IS Idris Elba James Brown in disguise? Even though the erstwhile godfather of soul was known as the hardest working man in show business, his death in 2006 put an end to his hard-working practices and brilliant music career. His spirit, however, seems to have found its way into the ever-prolific Elba.
I was speaking with a friend of mine who is in the film and television industry. He is lucky and personable enough to always be in demand for his directing talents. The last few years have been busy for him, with a long cherished project coming to completion and various television jobs. He also directed a comedic feature, whilst hawking around another biopic project. This is a man who keeps busy. With the various platforms and streaming services available all needing content, a man such as he is, can, without too much of a herculean effort, keep themselves in demand, as he has done. As grateful and happy as he is to be a working director, the film industry still remains a source of frustration.
The more I learn about filmmaking the less sure I am. I know that a good or excellent script is a basic requirement, it being the blueprint for any journey into filmmaking, but can any film lover honestly say they have not watched a film, with a less than stellar script, that has not only been enjoyable but become a hit? Conversely, I have seen brilliantly scripted films, with creditable performances, gain no traction whatsoever.
Ah Ms Banks, you really ought to check the filmography of those whose careers before you decide to besmirch the name of a director, especially a white, Jewish, industry heavyweight like Spielberg. There has been in Hollywood over the past couple of years a real push for more prominent roles for women and any race that isn't white. That this is a thing in a country where a black man can start his own self-sustaining film industry - Tyler Perry - or a woman can, as far back as the sixties - Lucille Ball - run a television studio, is a little odd to a black person looking on from the United Kingdom as the U. S. was always the place to look for any sort cultural and ‘people like us’ references.
I had planned to begin this blog with the popular idiom 'the cream always rises to the top', putting forward, in a roundabout and hopefully engaging way, the theory or belief that if your work is good enough, it will be discovered. I decided to look up the history of the phrase - research folks,…
The excitement is already building eight whole months before the film is due for release. A who's who of this generations black stars in their ascendancy make up the cast. Chadwick Boseman, known better on the other side of the pond for his biopic roles, playing James Brown in Get On Up and, to the soccer loving U. K. audience at least, the little known of U. S. legend that was the baseball player Jackie Robinson in Forty-Two.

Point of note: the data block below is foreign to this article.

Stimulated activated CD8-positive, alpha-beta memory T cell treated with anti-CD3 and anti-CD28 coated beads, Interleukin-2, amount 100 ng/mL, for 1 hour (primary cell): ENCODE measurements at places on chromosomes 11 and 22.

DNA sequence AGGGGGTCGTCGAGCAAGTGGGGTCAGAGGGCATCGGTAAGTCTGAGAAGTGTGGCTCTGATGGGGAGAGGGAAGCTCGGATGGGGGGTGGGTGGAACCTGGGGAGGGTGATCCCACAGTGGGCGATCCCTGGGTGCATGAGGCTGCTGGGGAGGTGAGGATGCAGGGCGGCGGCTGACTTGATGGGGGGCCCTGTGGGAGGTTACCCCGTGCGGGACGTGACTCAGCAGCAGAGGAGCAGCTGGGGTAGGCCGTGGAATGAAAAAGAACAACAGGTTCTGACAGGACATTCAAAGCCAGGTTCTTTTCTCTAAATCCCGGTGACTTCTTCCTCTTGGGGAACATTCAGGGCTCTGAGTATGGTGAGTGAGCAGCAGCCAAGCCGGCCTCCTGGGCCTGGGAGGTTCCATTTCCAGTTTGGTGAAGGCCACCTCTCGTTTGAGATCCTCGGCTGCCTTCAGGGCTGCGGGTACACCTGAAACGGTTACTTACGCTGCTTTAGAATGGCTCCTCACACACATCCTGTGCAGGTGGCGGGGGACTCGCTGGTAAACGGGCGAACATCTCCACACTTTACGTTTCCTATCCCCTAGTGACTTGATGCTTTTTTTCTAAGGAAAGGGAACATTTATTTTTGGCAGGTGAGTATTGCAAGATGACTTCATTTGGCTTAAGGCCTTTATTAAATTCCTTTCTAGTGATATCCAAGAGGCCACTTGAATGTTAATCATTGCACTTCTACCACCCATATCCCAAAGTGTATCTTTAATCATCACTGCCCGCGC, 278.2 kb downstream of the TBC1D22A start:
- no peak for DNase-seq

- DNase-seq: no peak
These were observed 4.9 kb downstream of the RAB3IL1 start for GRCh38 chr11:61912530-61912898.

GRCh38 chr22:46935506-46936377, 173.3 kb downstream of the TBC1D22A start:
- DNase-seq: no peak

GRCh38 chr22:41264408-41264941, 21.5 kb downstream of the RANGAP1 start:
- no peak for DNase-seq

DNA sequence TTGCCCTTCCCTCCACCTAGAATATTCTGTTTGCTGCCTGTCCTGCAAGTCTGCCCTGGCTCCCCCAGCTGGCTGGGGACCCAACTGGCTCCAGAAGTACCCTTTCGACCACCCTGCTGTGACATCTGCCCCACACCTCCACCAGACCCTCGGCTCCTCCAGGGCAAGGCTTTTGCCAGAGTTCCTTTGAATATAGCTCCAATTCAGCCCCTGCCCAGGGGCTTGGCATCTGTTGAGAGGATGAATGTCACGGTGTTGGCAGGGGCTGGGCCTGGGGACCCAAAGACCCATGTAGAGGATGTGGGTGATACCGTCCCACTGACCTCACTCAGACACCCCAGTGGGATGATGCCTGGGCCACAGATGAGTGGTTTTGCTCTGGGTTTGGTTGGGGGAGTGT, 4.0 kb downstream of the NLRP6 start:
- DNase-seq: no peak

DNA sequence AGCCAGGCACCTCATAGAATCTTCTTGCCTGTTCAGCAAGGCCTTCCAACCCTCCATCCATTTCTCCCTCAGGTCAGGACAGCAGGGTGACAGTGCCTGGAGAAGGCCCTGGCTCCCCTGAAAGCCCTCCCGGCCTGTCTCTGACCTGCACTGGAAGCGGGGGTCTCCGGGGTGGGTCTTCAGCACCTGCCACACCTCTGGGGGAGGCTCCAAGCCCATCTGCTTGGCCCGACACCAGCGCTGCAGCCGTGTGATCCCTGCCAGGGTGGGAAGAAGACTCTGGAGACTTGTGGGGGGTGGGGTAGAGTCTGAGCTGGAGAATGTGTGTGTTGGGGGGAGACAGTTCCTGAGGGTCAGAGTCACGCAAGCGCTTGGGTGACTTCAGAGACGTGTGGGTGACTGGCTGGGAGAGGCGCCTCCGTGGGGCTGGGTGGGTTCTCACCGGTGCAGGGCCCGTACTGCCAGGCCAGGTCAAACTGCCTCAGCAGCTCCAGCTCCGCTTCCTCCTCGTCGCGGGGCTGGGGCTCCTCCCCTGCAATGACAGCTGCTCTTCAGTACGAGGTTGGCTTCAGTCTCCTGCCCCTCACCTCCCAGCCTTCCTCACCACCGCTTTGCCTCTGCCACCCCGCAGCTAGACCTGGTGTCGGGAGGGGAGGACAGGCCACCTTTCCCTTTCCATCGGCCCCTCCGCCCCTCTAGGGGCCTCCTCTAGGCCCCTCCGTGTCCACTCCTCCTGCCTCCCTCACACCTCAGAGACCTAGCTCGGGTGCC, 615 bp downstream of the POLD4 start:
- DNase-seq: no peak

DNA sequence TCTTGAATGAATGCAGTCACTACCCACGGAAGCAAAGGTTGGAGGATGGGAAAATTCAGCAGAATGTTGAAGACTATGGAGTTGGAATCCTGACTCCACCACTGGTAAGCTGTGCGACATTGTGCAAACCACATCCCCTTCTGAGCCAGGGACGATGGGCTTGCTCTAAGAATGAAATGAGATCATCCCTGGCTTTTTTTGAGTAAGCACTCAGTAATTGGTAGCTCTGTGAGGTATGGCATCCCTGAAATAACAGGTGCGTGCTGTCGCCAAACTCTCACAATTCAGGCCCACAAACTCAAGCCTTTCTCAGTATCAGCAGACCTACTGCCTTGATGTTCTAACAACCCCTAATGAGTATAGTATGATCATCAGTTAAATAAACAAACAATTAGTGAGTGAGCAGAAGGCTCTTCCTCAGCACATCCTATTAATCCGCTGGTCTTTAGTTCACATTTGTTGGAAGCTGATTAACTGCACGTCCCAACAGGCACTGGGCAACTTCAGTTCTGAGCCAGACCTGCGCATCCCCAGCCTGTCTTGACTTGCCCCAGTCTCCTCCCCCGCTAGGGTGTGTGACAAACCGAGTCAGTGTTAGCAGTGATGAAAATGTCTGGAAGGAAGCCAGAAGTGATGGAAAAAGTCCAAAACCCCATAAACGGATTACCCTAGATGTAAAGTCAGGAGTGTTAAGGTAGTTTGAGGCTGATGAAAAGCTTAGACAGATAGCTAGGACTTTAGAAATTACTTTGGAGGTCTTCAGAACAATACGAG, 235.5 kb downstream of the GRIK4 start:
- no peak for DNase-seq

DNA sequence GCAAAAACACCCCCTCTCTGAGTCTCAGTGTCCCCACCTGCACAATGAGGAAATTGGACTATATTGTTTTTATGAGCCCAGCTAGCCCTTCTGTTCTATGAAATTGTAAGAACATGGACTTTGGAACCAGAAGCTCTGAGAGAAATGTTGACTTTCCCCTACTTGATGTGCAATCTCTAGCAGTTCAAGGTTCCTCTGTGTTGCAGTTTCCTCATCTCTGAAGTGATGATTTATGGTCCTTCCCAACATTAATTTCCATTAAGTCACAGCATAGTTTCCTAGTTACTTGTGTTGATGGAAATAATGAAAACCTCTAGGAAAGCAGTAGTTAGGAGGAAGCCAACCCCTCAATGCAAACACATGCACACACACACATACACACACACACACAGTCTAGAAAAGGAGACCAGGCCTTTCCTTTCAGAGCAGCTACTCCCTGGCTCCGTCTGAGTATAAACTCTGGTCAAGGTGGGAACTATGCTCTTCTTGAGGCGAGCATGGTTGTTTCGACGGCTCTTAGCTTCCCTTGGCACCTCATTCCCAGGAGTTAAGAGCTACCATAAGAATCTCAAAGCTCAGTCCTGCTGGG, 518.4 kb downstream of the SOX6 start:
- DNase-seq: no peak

So I've embarked on the writing of the second episode of my fledgeling comedy sitcom. As I am presently at a loss as to how to move forward with getting the first episode made, I thought I would retreat to the safety of writing. I say safety, I mean purgatory. Why oh why did I decide to write a comedy? Especially an episodic one. Not only do all the normal rules apply - compelling characters, an engaging narrative, a theme, an actual story - but it has to be funny as well.
The performance coach and inspirational speaker Anthony Robbins, says that to move forward in life you have to burn your boats. The boats are, of course, metaphorical. We have not all reached Mister Robbins level of finance, we can't all own a boat or boats. The metaphorical boats he was speaking of are the safety nets we might employ that prevents us moving forward.
So I signed back up to shootingpeople.org a website and resource for budding writers, actors, filmmakers and all things related to film. I have not used it for a few years as it is a few years since I last made a film. Now that I am on the lookout for a producer to get my next project rolling, it seemed a good time to actually take some sort of action.